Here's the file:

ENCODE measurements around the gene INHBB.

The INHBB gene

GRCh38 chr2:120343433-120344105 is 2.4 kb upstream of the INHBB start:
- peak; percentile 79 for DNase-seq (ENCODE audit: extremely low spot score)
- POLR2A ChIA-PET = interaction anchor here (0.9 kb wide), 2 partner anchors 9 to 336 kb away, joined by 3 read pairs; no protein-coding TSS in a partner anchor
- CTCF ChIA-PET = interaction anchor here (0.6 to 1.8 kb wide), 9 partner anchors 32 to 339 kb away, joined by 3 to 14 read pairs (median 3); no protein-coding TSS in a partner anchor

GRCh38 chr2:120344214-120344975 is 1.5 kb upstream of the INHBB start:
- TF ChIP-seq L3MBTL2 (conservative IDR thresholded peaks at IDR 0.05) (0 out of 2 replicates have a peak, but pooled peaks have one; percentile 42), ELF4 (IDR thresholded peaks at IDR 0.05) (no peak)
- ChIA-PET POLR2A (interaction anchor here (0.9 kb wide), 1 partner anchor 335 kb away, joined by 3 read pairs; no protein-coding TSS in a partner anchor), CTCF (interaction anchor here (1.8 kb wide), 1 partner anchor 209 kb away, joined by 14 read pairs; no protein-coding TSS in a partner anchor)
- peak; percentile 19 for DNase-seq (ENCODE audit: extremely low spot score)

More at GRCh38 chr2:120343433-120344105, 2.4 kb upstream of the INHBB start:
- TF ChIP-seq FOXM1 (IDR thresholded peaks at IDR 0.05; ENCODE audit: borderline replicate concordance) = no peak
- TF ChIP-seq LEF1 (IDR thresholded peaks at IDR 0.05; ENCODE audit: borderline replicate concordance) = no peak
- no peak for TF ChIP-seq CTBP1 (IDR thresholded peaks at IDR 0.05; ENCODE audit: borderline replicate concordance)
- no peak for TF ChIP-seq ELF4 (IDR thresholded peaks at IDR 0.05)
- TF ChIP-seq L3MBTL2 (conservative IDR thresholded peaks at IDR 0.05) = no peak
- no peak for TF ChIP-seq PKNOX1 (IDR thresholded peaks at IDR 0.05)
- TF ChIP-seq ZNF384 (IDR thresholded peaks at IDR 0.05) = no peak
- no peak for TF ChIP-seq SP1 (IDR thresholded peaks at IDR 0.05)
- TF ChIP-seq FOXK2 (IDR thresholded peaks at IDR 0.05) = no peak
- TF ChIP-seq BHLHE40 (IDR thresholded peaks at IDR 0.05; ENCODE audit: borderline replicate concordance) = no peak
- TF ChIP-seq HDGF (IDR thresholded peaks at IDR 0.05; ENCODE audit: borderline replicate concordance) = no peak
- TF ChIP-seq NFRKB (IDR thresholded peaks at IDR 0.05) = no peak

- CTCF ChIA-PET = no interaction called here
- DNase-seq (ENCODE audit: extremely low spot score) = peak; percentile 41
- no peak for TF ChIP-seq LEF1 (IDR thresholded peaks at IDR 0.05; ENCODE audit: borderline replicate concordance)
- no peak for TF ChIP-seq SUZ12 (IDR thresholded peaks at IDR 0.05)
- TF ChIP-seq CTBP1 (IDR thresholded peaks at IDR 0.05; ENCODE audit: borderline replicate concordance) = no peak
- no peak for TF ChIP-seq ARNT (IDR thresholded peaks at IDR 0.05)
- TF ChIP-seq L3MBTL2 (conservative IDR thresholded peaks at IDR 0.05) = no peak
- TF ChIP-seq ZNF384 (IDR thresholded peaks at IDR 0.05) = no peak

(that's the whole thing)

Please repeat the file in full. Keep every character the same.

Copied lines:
ENCODE measurements around the gene INHBB.

The INHBB gene

GRCh38 chr2:120343433-120344105 is 2.4 kb upstream of the INHBB start:
- peak; percentile 79 for DNase-seq (ENCODE audit: extremely low spot score)
- POLR2A ChIA-PET = interaction anchor here (0.9 kb wide), 2 partner anchors 9 to 336 kb away, joined by 3 read pairs; no protein-coding TSS in a partner anchor
- CTCF ChIA-PET = interaction anchor here (0.6 to 1.8 kb wide), 9 partner anchors 32 to 339 kb away, joined by 3 to 14 read pairs (median 3); no protein-coding TSS in a partner anchor

GRCh38 chr2:120344214-120344975 is 1.5 kb upstream of the INHBB start:
- TF ChIP-seq L3MBTL2 (conservative IDR thresholded peaks at IDR 0.05) (0 out of 2 replicates have a peak, but pooled peaks have one; percentile 42), ELF4 (IDR thresholded peaks at IDR 0.05) (no peak)
- ChIA-PET POLR2A (interaction anchor here (0.9 kb wide), 1 partner anchor 335 kb away, joined by 3 read pairs; no protein-coding TSS in a partner anchor), CTCF (interaction anchor here (1.8 kb wide), 1 partner anchor 209 kb away, joined by 14 read pairs; no protein-coding TSS in a partner anchor)
- peak; percentile 19 for DNase-seq (ENCODE audit: extremely low spot score)

More at GRCh38 chr2:120343433-120344105, 2.4 kb upstream of the INHBB start:
- TF ChIP-seq FOXM1 (IDR thresholded peaks at IDR 0.05; ENCODE audit: borderline replicate concordance) = no peak
- TF ChIP-seq LEF1 (IDR thresholded peaks at IDR 0.05; ENCODE audit: borderline replicate concordance) = no peak
- no peak for TF ChIP-seq CTBP1 (IDR thresholded peaks at IDR 0.05; ENCODE audit: borderline replicate concordance)
- no peak for TF ChIP-seq ELF4 (IDR thresholded peaks at IDR 0.05)
- TF ChIP-seq L3MBTL2 (conservative IDR thresholded peaks at IDR 0.05) = no peak
- no peak for TF ChIP-seq PKNOX1 (IDR thresholded peaks at IDR 0.05)
- TF ChIP-seq ZNF384 (IDR thresholded peaks at IDR 0.05) = no peak
- no peak for TF ChIP-seq SP1 (IDR thresholded peaks at IDR 0.05)
- TF ChIP-seq FOXK2 (IDR thresholded peaks at IDR 0.05) = no peak
- TF ChIP-seq BHLHE40 (IDR thresholded peaks at IDR 0.05; ENCODE audit: borderline replicate concordance) = no peak
- TF ChIP-seq HDGF (IDR thresholded peaks at IDR 0.05; ENCODE audit: borderline replicate concordance) = no peak
- TF ChIP-seq NFRKB (IDR thresholded peaks at IDR 0.05) = no peak

- CTCF ChIA-PET = no interaction called here
- DNase-seq (ENCODE audit: extremely low spot score) = peak; percentile 41
- no peak for TF ChIP-seq LEF1 (IDR thresholded peaks at IDR 0.05; ENCODE audit: borderline replicate concordance)
- no peak for TF ChIP-seq SUZ12 (IDR thresholded peaks at IDR 0.05)
- TF ChIP-seq CTBP1 (IDR thresholded peaks at IDR 0.05; ENCODE audit: borderline replicate concordance) = no peak
- no peak for TF ChIP-seq ARNT (IDR thresholded peaks at IDR 0.05)
- TF ChIP-seq L3MBTL2 (conservative IDR thresholded peaks at IDR 0.05) = no peak
- TF ChIP-seq ZNF384 (IDR thresholded peaks at IDR 0.05) = no peak